Essentially, you are keeping 2TB (+2TB RAID1) for the first pair. Which files are you planning to put in this pair?
Just curious, how big can userlogs dir can grow in your systems?
From: John Buchanan <[EMAIL PROTECTED]>
To: "[EMAIL PROTECTED]" <[EMAIL PROTECTED]>
Sent: Tuesday, February 8, 2011 7:20 AM
Subject: Re: HDFS drive, partition best practice
Thank you Scott and Jonathan, this is exactly the sort of information I've
been looking for. Coming from environments where data integrity is not
ensured in the same distributed manner as with HDFS, concatenation or
striping without parity would make me lose sleep at night.
What we were thinking for our first deployment was 10 HP DL385's each with
8 2TB SATA drives. First pair in Raid1 for the system drive, the
remaining each containing a distinct partition and mount point, then
specified in hdfs-site.xml in comma-delimited fashion. Seems to make more
sense to use Raid at least for the system drives so the loss of 1 drive
won't take down the entire node. Granted data integrity wouldn't be
affected but how much time do you want to spend rebuilding an entire node
due to the loss of one drive. Considered using a smaller pair for the
system drives but if they're all the same then we only need to stock one
type of spare drive.
Another question I have is whether using 1TB drives would be advisable
over 2TB for the purpose of reducing rebuild time. Or perhaps I'm still
thinking of this as I would a Raid volume. If we needed to rebalance
across the cluster would the time needed be more dependent on the amount
of data involved and the connectivity between nodes?
On 2/7/11 4:40 PM, "Scott Golby" <[EMAIL PROTECTED]> wrote:
>> The big issues you will encounter is losing a disk - the DataNode
>>process will crash, and if you comment out the affected drive,
>> when you replace it you will have 9 disks full to N% and one empty
>> The DFS balancer cannot fix this - usually when I have data nodes down
>>more than an hour, I format all drives in the box and rebalance.
>Yeah this bites us when we add a disk, love getting monitors going off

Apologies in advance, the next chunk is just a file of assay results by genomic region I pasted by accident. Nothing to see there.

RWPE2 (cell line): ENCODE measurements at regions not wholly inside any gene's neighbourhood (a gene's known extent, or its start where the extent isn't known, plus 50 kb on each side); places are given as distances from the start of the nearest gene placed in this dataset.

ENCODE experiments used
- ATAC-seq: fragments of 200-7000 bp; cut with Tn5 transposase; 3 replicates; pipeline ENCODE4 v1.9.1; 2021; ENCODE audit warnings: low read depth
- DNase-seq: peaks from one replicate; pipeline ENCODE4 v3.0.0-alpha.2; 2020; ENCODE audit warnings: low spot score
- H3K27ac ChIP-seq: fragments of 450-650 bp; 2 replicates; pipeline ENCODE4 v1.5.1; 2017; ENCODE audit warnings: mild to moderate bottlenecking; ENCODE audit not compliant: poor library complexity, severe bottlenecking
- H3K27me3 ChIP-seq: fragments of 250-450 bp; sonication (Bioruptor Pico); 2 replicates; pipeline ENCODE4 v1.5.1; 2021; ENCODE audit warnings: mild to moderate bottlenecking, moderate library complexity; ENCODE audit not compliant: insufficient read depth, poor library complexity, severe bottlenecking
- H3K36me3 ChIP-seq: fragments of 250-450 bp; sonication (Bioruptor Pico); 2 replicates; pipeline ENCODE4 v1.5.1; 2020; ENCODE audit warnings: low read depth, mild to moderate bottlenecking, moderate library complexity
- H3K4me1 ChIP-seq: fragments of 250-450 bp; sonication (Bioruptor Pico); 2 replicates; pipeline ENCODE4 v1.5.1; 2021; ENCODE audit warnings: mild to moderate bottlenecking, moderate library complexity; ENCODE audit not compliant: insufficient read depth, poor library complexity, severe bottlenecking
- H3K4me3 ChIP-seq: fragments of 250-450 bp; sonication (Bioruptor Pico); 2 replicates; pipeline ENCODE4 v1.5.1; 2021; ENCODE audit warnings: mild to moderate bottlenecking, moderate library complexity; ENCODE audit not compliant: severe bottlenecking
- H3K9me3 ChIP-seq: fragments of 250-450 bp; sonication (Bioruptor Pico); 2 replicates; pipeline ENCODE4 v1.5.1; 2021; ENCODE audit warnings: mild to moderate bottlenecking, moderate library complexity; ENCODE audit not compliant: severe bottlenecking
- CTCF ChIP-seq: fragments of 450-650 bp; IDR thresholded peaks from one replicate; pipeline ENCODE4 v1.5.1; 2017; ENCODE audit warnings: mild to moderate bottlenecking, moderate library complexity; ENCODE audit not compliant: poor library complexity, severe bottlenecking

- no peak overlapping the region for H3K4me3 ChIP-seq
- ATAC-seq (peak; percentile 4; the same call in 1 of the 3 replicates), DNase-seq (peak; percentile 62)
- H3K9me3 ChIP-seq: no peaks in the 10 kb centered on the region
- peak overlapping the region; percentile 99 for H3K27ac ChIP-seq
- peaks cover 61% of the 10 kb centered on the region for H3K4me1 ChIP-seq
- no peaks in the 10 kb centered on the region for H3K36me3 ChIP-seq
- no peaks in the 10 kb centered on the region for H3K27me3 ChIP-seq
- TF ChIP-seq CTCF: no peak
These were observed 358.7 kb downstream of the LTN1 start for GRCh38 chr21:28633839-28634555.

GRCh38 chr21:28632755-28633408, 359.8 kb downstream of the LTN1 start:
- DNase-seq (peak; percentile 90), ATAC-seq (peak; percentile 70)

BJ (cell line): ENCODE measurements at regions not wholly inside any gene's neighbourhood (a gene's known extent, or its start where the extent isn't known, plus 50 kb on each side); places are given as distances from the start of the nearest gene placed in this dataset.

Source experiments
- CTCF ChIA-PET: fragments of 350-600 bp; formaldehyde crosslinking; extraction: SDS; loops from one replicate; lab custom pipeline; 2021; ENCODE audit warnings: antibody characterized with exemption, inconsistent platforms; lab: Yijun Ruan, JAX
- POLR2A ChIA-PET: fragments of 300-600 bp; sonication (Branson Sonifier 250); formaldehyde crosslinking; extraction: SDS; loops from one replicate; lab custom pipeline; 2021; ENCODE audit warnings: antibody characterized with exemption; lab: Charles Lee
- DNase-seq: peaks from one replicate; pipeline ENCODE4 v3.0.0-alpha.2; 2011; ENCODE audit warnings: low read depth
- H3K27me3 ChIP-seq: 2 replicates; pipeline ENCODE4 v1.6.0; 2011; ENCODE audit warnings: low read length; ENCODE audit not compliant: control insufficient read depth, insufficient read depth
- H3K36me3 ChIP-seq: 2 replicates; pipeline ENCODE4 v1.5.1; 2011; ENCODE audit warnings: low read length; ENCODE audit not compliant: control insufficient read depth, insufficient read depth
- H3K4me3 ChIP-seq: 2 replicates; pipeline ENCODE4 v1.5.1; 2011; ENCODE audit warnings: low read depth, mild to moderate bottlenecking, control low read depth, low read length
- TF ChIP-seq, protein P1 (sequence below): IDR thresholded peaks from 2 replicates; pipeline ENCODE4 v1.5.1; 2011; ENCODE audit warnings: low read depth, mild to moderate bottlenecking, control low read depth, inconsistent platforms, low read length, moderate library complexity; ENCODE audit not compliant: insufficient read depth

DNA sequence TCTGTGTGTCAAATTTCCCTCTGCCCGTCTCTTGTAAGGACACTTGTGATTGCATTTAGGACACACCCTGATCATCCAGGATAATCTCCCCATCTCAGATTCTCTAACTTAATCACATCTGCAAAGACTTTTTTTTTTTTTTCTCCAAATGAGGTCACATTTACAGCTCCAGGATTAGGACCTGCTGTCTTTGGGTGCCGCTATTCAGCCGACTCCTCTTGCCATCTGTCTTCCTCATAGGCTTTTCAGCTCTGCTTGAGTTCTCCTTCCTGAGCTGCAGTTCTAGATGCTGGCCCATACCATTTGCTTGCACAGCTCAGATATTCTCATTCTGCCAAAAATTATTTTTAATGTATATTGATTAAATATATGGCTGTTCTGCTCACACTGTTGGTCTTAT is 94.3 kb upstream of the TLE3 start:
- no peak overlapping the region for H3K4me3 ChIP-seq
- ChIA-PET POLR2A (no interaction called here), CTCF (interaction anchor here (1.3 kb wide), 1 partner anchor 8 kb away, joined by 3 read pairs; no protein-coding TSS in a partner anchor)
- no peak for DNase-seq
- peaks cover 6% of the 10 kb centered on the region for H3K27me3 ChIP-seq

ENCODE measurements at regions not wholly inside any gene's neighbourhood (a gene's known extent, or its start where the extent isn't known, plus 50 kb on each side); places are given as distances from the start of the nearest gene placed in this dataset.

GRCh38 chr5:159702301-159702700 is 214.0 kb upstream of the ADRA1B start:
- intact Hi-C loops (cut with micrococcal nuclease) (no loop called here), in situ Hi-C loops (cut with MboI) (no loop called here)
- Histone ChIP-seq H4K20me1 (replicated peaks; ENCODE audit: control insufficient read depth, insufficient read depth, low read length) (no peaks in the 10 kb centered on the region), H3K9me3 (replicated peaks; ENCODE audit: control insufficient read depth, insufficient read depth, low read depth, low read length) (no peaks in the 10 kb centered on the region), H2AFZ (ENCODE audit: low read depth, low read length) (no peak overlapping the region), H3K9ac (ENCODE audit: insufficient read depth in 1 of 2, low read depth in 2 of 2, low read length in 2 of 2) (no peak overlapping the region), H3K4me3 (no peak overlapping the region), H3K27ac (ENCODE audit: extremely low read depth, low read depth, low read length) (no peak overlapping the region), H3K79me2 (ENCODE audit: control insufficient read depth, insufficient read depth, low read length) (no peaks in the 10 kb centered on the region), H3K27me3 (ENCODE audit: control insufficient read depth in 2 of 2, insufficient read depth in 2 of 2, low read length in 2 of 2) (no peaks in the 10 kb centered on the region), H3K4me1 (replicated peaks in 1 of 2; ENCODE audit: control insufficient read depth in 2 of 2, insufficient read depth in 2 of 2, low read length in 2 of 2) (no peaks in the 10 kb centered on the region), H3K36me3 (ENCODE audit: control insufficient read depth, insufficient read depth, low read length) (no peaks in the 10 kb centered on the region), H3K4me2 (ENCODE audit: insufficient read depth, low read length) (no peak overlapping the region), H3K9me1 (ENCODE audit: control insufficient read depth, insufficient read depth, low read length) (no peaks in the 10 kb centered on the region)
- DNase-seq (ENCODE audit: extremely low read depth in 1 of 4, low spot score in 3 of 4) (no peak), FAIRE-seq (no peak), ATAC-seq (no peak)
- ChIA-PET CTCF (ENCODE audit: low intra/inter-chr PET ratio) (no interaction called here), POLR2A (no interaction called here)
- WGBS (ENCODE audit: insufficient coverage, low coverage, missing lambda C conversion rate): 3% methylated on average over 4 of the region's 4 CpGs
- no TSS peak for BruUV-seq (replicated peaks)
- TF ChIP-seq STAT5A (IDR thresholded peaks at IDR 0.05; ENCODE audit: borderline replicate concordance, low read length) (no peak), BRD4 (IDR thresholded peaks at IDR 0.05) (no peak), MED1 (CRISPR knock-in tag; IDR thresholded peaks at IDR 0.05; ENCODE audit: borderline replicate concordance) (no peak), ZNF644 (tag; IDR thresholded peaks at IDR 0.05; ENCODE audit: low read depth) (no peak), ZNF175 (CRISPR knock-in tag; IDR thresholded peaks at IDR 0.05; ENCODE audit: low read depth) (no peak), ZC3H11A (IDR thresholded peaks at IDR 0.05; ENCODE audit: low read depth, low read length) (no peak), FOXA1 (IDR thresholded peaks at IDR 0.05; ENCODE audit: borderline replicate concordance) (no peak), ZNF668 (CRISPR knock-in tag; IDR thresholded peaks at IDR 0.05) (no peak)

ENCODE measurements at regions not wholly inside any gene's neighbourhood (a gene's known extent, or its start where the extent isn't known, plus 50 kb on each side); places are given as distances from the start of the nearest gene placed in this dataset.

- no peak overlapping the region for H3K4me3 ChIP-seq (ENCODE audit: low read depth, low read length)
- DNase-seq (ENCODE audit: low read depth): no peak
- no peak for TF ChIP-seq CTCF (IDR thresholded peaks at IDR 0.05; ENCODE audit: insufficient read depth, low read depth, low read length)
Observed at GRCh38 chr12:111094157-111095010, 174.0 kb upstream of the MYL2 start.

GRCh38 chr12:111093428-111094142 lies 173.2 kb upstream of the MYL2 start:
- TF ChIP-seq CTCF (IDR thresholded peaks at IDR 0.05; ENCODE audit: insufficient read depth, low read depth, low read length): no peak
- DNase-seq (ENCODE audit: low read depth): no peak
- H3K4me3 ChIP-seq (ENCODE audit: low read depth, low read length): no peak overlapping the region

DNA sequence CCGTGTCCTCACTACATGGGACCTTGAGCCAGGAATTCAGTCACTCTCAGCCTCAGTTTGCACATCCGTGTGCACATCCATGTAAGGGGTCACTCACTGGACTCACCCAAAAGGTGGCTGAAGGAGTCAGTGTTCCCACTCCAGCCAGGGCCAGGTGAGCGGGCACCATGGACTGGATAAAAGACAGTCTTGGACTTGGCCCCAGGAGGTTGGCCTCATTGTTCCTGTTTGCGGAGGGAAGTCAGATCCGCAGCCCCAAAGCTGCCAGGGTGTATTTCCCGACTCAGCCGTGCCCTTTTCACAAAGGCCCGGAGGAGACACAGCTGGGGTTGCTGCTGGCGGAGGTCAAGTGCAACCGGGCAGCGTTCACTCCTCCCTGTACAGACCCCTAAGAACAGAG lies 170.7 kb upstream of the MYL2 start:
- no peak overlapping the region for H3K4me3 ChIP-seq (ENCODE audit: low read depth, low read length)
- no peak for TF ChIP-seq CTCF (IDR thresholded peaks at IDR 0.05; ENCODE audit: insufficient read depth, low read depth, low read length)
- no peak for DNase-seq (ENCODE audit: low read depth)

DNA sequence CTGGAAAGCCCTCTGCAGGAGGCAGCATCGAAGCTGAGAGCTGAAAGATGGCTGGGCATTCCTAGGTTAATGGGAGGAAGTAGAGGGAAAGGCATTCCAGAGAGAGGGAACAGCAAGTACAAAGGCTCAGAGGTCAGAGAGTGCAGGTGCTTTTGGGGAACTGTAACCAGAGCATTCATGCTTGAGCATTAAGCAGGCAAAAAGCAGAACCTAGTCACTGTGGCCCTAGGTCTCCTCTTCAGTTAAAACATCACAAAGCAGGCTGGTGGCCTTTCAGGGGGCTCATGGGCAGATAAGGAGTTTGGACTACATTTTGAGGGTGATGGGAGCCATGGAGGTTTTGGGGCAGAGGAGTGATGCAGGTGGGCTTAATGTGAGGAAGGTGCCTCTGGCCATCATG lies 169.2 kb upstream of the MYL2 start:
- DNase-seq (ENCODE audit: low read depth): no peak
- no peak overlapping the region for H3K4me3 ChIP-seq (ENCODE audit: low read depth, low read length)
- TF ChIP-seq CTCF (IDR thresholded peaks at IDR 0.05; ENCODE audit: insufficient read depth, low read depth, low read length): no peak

>for "disk 90% full" when you've got the new disk at <10%. We've tried a
>few tricks moving the reserved blocks up to force 'balance' it but it's
>pretty ineffective by and large.
>>> but if the loss of a single drive necessitated rebuilding an entire
>>>node, and therefore being down in capacity during that period,
>>> just doesn't seem to be the most efficient approach
>This bit about rebuilding the entire node isn't true, that's just
>Jonathan's choice to wipe the node & an interesting one it is (we might
>consider that for our small cluster). Lose a disk & you lose just the
>capacity of that disk from the entire pool of space in the cluster.
>1 out of 3 copies of *some* of the HDFS blocks go away, not the entire
>nodes blocks, usually this wouldn't be very much of a loss (typical 4
>disk boxes, x XYZ boxes = quite a few disks). The 1 missing replica will
>likely be re-copied (I often say re-built, but that's RAID) before you
>put the new disk in, but say somehow you were 100% full, you'd add the
>new disk and the blocks which were in a 2 copies/replica state would copy
>themselves a 3rd time. (the lack of inter-node disk balance is an issue
>> We are building a new cluster aimed primarily at storage - we will be
>>using SuperMicro 4U machines
>> with 36 2TB SATA disks in three RAID6 volumes (for roughly 20TB usable
>>per volume, 60 total),
>I really like the SuperMicro cases for big disk boxes. What are you
>using to run the 36 disks all at once ?